barfi23_MIKHAIL KLIMENTYEVSPUTNIKAFP via Getty Images_putin coup fantasy MIKHAIL KLIMENTYEV/SPUTNIK/AFP via Getty Images)

The Russian Coup Fantasy

Military coups depend largely on two factors: officers’ predisposition for overthrowing governments and the preventive measures taken by the regime. In Vladimir Putin’s meticulously constructed Fortress Russia, the former is in short supply, and the latter are abundant.

WASHINGTON, DC – “For God’s sake,” US President Joe Biden declared last month, “this man cannot remain in power,” referring to Russian President Vladimir Putin, whose war of aggression in Ukraine has rocked the global – especially European – economy. While the White House immediately clarified that Biden was expressing moral outrage, not calling for regime change, the possibility of a Kremlin coup d’état has received much attention, especially as the country’s military has racked up huge losses of personnel and equipment.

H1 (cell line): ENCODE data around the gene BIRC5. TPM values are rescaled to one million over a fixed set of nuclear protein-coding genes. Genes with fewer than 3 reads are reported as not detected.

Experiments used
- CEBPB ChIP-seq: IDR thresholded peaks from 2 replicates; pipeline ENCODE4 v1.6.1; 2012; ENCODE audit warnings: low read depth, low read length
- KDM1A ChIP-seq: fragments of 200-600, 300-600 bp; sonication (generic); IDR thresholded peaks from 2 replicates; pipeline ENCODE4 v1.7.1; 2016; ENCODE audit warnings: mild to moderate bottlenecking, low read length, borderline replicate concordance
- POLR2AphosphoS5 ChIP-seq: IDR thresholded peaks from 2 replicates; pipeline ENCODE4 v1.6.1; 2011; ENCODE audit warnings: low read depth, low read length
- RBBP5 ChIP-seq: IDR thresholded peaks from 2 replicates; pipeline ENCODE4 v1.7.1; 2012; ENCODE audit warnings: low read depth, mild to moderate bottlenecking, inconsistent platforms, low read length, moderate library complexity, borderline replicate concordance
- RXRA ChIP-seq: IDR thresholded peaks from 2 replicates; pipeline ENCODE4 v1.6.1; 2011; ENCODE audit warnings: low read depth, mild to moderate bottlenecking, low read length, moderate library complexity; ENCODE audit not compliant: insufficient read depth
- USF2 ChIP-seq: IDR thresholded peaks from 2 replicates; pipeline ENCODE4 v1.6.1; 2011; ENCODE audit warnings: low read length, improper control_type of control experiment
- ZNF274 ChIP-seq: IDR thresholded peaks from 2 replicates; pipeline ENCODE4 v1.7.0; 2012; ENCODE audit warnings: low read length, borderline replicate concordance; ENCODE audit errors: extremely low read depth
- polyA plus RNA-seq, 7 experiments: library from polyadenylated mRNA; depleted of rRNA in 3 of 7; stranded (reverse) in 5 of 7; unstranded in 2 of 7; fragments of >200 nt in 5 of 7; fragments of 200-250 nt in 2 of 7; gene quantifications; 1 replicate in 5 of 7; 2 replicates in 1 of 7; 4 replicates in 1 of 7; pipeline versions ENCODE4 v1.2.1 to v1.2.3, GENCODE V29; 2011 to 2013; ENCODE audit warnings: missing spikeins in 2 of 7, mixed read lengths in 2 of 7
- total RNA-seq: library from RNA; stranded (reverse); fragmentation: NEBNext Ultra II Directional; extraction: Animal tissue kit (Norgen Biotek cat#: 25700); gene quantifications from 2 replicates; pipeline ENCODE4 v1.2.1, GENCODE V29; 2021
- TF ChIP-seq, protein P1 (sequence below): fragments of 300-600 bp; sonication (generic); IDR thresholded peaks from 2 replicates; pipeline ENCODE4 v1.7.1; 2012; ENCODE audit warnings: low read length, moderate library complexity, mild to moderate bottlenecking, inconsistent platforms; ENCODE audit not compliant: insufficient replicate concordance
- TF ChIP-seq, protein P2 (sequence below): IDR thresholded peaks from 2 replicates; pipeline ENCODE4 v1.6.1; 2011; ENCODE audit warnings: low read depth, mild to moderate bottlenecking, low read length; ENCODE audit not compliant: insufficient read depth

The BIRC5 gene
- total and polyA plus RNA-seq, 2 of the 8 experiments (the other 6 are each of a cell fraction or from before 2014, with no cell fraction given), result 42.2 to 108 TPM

Weeks before Biden’s declaration, US Senator Lindsey Graham called for a Russian Brutus to “take out” Putin’s Julius Caesar, and some observers believe that Russia’s military officers or security services might do just that. Politicians and government officials, among whom discontent is reportedly growing, might support such a move, as might a broader defection of Putin-allied elites.

But this is probably wishful thinking. Military coups depend largely on two factors: officers’ predisposition for overthrowing the government and the preventive measures taken by the regime. In Putin’s meticulously constructed Fortress Russia, the former is in short supply, and the latter are abundant.

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